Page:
EUR-USD posted a low of 1.1320, correcting from yesterday's two-week high at 1.1371. The minutes from the late-January FOMC meeting noted the Fed's patient stance amid various risks, with "many" members unsure what direction rate policy would take. The affirmation of the Fed's policy pause, along with hopes that the U.S. and China are nearing a deal on trade, helped maintain a risk-on theme on Wall Street and in Asia markets. The Dollar has benefitted from the apparent progress on the U.S.-China trade front. A source cited by Reuters said that Washington and Beijing have started to outline commitments in principle in what is described as the most significant progress yet. On the Euro side, concerns about U.S. tariffs on cars imported from the Eurozone along with signs of flagging Eurozone growth momentum and the associated rekindling in ECB dovishness should keep the common currency on an overall weakening track versus the Dollar, given the relative resilience of the U.S. economy. We still class EUR-USD as being in a down trend. Trend resistance comes in at 1.1383-85.

    [USD, JPY]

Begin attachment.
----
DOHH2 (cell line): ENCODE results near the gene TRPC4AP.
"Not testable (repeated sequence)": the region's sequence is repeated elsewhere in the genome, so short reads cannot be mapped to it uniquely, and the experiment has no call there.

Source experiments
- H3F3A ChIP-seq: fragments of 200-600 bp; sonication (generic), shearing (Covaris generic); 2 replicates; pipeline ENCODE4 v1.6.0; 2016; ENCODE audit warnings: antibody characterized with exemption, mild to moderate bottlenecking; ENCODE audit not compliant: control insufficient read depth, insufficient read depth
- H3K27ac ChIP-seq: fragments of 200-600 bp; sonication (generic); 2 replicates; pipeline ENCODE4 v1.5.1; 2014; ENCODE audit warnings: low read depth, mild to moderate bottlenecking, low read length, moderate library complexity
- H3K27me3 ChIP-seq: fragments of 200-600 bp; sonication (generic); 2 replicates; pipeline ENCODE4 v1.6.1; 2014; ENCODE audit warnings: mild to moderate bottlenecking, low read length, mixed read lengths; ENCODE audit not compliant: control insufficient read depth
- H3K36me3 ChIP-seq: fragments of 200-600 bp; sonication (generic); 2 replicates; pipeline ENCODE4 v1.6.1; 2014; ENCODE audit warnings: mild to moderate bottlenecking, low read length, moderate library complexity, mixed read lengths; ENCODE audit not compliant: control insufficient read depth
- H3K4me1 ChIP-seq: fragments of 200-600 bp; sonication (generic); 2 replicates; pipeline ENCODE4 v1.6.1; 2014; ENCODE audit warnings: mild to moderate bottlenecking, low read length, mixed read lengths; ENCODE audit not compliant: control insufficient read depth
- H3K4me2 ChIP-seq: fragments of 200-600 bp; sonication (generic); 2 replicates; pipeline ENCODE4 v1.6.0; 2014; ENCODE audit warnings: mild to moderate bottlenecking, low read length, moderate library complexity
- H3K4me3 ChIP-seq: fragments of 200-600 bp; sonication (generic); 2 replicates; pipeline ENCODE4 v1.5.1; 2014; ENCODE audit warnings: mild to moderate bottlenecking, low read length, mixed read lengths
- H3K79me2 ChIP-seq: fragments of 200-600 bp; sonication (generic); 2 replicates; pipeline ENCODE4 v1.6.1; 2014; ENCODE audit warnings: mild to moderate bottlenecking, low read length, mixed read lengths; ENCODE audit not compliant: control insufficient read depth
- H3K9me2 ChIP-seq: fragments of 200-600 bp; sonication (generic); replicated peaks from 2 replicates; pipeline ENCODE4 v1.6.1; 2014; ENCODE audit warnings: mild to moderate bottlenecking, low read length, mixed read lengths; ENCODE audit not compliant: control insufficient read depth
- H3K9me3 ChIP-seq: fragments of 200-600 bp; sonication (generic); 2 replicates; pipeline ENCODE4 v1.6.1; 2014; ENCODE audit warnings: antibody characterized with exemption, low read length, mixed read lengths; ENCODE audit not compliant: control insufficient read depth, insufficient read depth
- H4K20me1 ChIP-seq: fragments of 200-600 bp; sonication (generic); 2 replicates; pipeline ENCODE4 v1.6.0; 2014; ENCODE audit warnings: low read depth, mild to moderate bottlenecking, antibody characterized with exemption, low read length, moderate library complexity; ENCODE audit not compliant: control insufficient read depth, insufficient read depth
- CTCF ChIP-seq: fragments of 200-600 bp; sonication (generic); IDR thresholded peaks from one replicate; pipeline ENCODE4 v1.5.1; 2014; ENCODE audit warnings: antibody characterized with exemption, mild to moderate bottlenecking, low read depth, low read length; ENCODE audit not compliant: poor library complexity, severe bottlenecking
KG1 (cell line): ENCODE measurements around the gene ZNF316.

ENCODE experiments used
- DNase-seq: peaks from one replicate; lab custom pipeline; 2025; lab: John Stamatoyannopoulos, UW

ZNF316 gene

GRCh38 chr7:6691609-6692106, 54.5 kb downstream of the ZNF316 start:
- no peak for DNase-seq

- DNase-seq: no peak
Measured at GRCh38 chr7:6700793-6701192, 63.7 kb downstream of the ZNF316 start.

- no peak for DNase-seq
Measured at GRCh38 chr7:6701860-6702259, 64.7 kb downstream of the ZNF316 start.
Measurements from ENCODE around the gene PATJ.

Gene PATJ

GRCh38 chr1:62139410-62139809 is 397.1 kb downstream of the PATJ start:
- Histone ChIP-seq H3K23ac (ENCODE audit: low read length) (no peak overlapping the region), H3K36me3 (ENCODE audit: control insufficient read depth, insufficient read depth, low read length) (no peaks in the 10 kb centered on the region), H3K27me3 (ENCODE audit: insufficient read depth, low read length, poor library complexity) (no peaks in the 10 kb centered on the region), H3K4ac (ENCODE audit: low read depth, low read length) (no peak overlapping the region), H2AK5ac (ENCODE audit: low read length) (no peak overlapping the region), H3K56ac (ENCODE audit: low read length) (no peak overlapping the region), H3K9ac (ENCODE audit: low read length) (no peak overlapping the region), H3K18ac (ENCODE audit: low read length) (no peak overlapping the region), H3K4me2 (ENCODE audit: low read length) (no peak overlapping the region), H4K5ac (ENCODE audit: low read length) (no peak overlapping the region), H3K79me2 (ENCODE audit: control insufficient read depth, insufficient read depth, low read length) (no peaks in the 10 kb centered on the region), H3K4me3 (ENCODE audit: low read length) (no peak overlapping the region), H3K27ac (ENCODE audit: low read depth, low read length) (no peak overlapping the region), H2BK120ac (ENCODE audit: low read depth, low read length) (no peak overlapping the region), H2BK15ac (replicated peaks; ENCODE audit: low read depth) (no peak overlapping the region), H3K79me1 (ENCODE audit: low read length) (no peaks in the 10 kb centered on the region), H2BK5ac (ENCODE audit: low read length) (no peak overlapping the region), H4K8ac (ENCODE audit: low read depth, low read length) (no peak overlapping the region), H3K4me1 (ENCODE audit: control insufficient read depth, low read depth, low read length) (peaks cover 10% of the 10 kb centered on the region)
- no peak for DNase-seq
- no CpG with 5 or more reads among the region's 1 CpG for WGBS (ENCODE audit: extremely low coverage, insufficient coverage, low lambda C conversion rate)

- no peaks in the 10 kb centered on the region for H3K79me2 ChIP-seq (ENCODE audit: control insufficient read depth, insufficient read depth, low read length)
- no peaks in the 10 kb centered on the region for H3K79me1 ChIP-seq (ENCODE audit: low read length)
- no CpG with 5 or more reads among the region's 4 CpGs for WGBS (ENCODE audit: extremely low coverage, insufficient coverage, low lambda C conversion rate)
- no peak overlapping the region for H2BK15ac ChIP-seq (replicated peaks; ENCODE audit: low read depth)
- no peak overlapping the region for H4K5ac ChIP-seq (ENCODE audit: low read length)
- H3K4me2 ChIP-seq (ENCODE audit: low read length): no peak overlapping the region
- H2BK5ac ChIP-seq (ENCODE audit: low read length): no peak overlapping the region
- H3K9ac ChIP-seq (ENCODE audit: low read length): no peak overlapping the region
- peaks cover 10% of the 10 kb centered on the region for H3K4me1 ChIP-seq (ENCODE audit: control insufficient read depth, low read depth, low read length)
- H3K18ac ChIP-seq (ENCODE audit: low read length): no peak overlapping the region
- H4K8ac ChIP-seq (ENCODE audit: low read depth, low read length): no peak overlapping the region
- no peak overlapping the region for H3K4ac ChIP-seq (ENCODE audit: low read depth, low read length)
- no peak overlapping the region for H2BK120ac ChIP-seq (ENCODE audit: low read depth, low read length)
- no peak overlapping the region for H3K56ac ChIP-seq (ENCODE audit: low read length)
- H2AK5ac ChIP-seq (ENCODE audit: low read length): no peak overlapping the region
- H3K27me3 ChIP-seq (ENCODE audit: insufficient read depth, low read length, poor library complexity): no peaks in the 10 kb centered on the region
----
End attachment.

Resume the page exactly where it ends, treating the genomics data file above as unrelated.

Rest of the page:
USD-JPY has been plying a narrow range in the upper 110.00s, holding below yesterday's four-session high at 110.94. The minutes from the late-January FOMC meeting noted the Fed's patient stance amid various risks, with some members indicating the potential for a hike later this year if the economy performed well, as was expected, while others said it would take firmer than expected inflation to necessitate a hike (what Powell said in his presser). But in general, "many" were unsure what direction rate policy would take. There was also nothing concrete on the timing of the balance sheet runoff, other than perhaps later this year. The affirmation of the Fed's policy pause, along with hopes that the U.S. and China are nearing a deal on trade, helped maintain a risk-on theme on Wall Street and in Asia markets. The MSCI Asia-Pacific (ex-Japan) index rose 0.4% in making a fresh four-and-a-half-month high. Stronger than expected Australian jobs data were also in the mix, though Japanese data showed manufacturing activity posting its first contraction in February for the first time in two-and-a-half years due to weaker domestic and export orders. On the U.S.-China trade front, a source cited by Reuters said the two sides have started to outline commitments in principle in what is described as the most significant progress yet.